K. S. Villoso’s 20171 The Wolf of Oren-Yaro is the first volume in the Annals of the Bitch Queen secondary-universe fantasy series.
Civil war has reduced the once-great kingdom of Jin-Sayeng to a shadow of its former strength. The contending warlords finally agree to end the strife with an arranged marriage. Talyien and Rayyel will marry and serve as co-rulers. Their marriage will join the two strongest feuding clans. No one in the clans is all that enthused with the new rulers. They’re a compromise choice. The war will end and everything will work out.
Five years ago, Talyien was crowned queen. Rayyel should have been crowned king and ruled beside her. But he abruptly left the capital city for self-imposed exile. For five years only vague rumors of his doings have reached the queen. The political situation is tense; the peace is threatened.
Then Rayyel offers a secret parley. The meeting place: Anzhao, on the other side of the sea, in the vast and powerful Zarojo Empire. Convinced that the possible benefits of this venture outweigh the risks, Talyien sets out with a select group of advisors, servants, and guards for a secret meeting with her husband.
The attempt at rapprochement begins poorly. Rayyel isn’t interested in unity. He proposes a polite division of Jin-Sayeng between its two rulers. He informs his wife that several influential warlords support his proposal. She is dismayed; she hadn’t known that Rayyel had been plotting.
Matters take a turn for the worse when one by one, members of her entourage are assassinated or turned to the other side. She’s alone in an alien nation, pursued by relentless killers. Talyien begins to understand that she is a playing piece in a game whose rules are unknown.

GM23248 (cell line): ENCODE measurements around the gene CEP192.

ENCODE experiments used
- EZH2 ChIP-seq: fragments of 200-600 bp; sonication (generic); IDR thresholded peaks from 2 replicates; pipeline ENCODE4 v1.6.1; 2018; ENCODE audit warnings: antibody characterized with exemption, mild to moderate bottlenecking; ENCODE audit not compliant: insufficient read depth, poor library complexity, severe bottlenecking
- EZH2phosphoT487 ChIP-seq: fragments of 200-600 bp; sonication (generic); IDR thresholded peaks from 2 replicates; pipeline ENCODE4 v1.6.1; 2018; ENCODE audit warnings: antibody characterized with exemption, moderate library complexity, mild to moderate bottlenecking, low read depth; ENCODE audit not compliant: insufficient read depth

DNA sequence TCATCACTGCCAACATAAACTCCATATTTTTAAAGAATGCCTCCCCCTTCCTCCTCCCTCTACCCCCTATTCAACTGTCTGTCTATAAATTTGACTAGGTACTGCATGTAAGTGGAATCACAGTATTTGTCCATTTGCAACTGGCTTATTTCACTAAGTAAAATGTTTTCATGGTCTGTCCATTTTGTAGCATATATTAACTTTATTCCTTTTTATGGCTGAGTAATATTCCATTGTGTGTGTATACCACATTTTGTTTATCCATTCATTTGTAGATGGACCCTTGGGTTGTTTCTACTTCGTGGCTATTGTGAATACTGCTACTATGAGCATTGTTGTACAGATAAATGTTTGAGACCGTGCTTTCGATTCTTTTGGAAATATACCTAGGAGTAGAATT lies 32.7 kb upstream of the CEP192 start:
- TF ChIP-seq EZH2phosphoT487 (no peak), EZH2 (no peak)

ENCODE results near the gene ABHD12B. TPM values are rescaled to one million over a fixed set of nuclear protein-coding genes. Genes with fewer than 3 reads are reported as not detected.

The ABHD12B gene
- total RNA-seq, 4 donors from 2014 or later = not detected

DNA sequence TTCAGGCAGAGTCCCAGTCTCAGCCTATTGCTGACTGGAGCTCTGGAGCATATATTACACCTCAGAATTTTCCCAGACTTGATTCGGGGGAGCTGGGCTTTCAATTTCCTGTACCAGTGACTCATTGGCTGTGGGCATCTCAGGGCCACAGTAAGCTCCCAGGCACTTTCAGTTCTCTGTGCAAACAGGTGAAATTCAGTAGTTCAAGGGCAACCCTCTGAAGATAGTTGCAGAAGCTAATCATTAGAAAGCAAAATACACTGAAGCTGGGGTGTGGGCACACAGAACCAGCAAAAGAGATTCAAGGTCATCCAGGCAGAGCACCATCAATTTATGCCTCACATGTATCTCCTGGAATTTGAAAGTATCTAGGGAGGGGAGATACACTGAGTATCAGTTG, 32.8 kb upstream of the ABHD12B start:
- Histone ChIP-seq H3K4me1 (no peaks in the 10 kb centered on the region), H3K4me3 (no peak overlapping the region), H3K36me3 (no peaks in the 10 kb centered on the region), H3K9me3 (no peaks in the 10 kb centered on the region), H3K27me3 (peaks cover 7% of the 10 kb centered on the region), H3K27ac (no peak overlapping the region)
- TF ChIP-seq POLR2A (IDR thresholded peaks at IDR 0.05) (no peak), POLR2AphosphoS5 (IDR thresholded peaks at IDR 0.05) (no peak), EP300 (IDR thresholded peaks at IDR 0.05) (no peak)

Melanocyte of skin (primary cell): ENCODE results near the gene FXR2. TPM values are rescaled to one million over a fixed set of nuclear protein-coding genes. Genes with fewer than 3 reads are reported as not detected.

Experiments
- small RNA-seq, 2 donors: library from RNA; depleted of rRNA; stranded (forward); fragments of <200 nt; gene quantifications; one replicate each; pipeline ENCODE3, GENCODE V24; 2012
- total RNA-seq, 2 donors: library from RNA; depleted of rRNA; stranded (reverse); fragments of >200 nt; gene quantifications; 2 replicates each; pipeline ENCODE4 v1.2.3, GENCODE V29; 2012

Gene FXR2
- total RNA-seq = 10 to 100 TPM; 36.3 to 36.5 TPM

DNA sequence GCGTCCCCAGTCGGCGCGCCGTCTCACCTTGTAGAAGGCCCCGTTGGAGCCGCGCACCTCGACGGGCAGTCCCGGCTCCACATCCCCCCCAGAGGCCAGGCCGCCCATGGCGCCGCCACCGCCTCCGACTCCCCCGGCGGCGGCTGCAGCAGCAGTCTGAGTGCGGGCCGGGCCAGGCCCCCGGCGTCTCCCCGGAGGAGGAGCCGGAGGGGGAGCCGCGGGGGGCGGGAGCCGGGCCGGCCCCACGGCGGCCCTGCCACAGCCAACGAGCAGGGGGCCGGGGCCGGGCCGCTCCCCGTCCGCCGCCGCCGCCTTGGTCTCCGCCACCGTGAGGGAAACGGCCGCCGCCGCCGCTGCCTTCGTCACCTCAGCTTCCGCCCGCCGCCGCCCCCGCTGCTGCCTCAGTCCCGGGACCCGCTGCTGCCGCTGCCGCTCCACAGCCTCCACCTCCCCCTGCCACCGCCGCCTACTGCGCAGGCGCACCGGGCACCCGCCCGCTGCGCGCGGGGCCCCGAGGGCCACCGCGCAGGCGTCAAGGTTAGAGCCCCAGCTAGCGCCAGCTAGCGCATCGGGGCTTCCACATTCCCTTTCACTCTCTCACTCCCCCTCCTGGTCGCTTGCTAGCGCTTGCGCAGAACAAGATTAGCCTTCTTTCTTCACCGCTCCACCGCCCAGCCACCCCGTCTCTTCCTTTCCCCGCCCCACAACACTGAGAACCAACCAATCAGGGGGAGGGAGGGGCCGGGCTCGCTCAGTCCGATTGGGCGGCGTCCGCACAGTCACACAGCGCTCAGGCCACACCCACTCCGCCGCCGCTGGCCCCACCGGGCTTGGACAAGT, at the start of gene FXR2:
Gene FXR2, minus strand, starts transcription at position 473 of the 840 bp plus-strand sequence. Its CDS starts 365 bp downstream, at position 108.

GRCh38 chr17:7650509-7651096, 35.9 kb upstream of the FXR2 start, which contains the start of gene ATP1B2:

This is an Asian-themed fantasy featuring an empire as grand and domineering as imperial China was to its neighbours. Talyien does not come from that empire. She comes from a neighbouring kingdom — a small kingdom — low-hanging fruit for the great empire.
Talyien talks a ferocious game—They called me the Bitch Queen, the she-wolf, because I murdered a man and exiled my king the night before they crowned me—but she’s oddly hesitant to kill her noble enemies.
Ordinarily I would approve of people who aren’t anxious to kill, but in this case, her hesitancy only extends to those of equal status and her wavering threatens her kingdom. Many of Jin-Sayeng’s political problems could be solved with some strategic murders.
But her greatest flaw as ruler is that (rather like Yona of the Dawn) is that not only she doesn’t know whom to trust, she is unaware that she does not know who to trust. She’s an entitled aristocrat with poor people skills.
I am reminded of Jane Gaskell’s venerable Cija series. The protagonist of that series was also poorly informed and all too gullible. One can excuse Cija because she was raised in ignorance. It’s harder to excuse Talyien; she grew up during a civil war and was groomed to rule a troubled kingdom. This first book in the series makes a good case for regicide. Jin-Sayeng might be better off without her2.
From the reader’s perspective, this is all a plus: Talyien’s blindspots facilitate a breakneck sequence of dangerous encounters, duels, captures, escapes and sudden revelations. What she learns from all this will doubtless be covered in the next installment.
1: This novel was first published by Liam’s Vigil Publishing Co., about whom I know nothing. The edition I read was the 2020 Orbit edition.
2: Which isn’t to say that her husband is much better. Thanks to his pride, civil war may break out again. Worse yet, the Zarojo Empire may gobble up his country. Which, granted, from a commoner’s perspective, might not be such a bad thing. The empire may be run by unpleasant people, but at least they’re competent.